Make Positive Progress During Planned or Unplanned Transitions
Transitions are a fact of life. Some transitions are planned and self-initiated, like making a career shift, changing marital status, or moving to a new city. Others happen involuntarily and without much planning, such as dealing with a health crisis, facing the death of a loved one, or the loss of a job.
According to Bruce Feiler, author of Life Is in the Transitions: Mastering Change at Any Age, everyone goes through a disruptive event on average every 12 to 18 months. Transitions can shake our world and rock our lives.
Consider these examples of typical career and life transitions. They can be voluntary (those we initiate) or involuntary (those that happen to us).
Examples of Transitions
Five Considerations for Any Transition
1. Acknowledge Where You Are
No matter what the transition, it is likely full of emotions. It is important to be accurate and honest about your feelings and where you are starting from. Depending on the situation, you may want to seek help. Counseling, therapy, or coaching can help you work through the difficult and often complex emotions that can arise from significant life changes. This can be especially helpful when transitions are forced upon us. Being honest with yourself is a good place to start. The more real you can be about your emotions, the healthier the transition will be.
Life in Transition: The Right Help
When to See a Therapist or Counselor:
- Experiencing mental health crisis
- Significant anxiety, nervousness, depression, or grief
- Facing psychological trauma or personal distress
When to See a Coach:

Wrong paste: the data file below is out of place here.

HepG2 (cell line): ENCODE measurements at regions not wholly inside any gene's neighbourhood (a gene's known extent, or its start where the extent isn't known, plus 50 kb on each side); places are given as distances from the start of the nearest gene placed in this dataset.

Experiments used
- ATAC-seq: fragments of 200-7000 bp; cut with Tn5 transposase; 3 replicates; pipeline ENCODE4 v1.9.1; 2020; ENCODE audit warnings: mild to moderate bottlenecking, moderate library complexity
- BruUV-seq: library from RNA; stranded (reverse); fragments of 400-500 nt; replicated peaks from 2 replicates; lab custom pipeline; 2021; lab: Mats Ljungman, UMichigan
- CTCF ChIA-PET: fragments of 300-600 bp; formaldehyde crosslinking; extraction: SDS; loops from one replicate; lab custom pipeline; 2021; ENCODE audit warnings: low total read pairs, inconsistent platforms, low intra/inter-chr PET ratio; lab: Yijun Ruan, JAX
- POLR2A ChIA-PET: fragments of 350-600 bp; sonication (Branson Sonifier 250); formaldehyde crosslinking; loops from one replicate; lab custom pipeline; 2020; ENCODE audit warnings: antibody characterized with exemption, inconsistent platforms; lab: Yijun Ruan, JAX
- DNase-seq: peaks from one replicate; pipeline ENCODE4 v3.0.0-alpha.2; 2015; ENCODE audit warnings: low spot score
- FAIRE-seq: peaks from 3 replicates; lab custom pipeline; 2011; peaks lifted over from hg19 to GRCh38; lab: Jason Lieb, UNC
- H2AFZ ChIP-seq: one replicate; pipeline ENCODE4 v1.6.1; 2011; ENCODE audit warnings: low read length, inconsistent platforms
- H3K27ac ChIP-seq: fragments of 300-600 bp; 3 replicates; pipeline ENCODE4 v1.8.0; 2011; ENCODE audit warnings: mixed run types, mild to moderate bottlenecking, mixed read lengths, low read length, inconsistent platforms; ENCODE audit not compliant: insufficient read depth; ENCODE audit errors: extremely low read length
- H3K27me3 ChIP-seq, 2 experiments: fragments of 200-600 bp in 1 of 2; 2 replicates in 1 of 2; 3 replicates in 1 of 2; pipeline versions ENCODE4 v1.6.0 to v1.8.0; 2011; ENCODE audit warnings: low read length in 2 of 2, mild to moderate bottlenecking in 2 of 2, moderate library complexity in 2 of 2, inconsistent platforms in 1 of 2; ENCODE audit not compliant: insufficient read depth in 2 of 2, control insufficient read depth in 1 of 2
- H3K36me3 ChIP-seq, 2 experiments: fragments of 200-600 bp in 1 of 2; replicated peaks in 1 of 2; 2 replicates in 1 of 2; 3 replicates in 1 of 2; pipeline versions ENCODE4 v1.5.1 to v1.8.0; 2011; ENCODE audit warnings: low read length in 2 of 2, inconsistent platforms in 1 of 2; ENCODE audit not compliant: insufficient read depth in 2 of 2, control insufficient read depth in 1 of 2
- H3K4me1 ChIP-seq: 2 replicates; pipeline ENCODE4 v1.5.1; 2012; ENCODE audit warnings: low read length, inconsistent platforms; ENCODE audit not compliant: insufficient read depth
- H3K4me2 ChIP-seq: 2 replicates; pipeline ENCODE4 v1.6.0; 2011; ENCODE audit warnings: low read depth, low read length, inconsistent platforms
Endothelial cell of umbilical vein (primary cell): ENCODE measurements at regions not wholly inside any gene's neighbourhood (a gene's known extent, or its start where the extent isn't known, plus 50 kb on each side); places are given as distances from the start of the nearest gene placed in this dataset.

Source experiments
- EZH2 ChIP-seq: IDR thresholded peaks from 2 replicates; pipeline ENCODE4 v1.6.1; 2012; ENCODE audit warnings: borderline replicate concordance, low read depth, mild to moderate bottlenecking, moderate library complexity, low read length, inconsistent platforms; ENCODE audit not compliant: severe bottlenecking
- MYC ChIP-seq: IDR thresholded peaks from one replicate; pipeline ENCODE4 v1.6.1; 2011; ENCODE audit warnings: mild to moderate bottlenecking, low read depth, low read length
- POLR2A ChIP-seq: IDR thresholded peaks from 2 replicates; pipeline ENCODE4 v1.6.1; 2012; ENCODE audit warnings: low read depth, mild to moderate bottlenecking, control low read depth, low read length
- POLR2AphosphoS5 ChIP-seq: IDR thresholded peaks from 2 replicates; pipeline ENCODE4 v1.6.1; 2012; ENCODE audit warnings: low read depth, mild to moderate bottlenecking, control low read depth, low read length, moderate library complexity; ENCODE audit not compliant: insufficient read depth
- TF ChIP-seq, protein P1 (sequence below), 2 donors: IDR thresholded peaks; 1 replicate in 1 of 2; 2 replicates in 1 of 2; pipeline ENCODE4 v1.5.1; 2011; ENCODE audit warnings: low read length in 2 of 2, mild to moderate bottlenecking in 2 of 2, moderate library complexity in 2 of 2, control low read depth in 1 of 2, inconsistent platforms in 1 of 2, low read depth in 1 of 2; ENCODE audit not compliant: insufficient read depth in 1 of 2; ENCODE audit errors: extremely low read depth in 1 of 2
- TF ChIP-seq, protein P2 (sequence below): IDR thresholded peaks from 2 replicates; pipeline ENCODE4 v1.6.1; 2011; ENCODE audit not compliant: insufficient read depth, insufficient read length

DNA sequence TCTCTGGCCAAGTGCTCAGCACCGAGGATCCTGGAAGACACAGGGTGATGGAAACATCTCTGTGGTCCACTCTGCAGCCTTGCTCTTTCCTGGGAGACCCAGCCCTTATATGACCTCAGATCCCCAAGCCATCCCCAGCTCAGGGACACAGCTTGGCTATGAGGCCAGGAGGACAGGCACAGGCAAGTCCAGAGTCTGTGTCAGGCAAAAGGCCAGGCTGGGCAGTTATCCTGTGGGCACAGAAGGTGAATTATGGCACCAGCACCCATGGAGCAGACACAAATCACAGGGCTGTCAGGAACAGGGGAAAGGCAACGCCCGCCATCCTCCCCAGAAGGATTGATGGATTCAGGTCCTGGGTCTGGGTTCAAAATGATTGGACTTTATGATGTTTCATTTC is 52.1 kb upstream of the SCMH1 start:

- Feeling stuck or overwhelmed and desiring progress through planning and accountability
- Desiring a path forward in a positive and productive way
- Setting a positive example for others to follow, desiring personal growth
It is not uncommon to seek both a therapist and a coach to help navigate a transition in a healthy and productive manner.
2. Choose Your Lens: How Will You View Your Transition?
Transitions can be messy, scary, and at times paralyzing. They can come at inconvenient times and often bring complications that we are unprepared for, even when we initiate the change. Yet, they also can offer self-reflection and self-discovery. They set our lives on new trajectories to explore who we are and what we are made of. As terrifying as transitions may be, they also are filled with opportunities.
3. Set a Plan
Through transitions, we move forward by taking action, one step at a time. It is important to take it at your own pace. There are no comparisons and no one right way. For every transition, every journey is uniquely individual. But there should be a plan—a plan for forward movement. It is important to be intentional and to take actions that lead toward positive mental health and personal well-being.
4. Identify Checkpoints Along the Way
Perspective is critical and seeing personal progress along one’s own transition journey is key. Establish times to pause and see how far you have come to keep your positive momentum going.
5. Create Support
When going through a transition, support groups, ongoing counseling, or coaching can help. Encouragement is important and lets you see you have people on your side. When you are on the other side of a transition, consider how can you give back. People need your experience and your perspective. Giving back is a continual part of the journey.
How ithrive31 coaching can help through transitions
At ithrive31, we are certified professional coaches who support individuals going through career and life transitions. Our commitment is to walk beside our clients with compassion and nonjudgment as they navigate unchartered waters. We offer tools such as the Energy Leadership Index™ and COR.E Energy Transition Coaching™ to lay out a plan for success.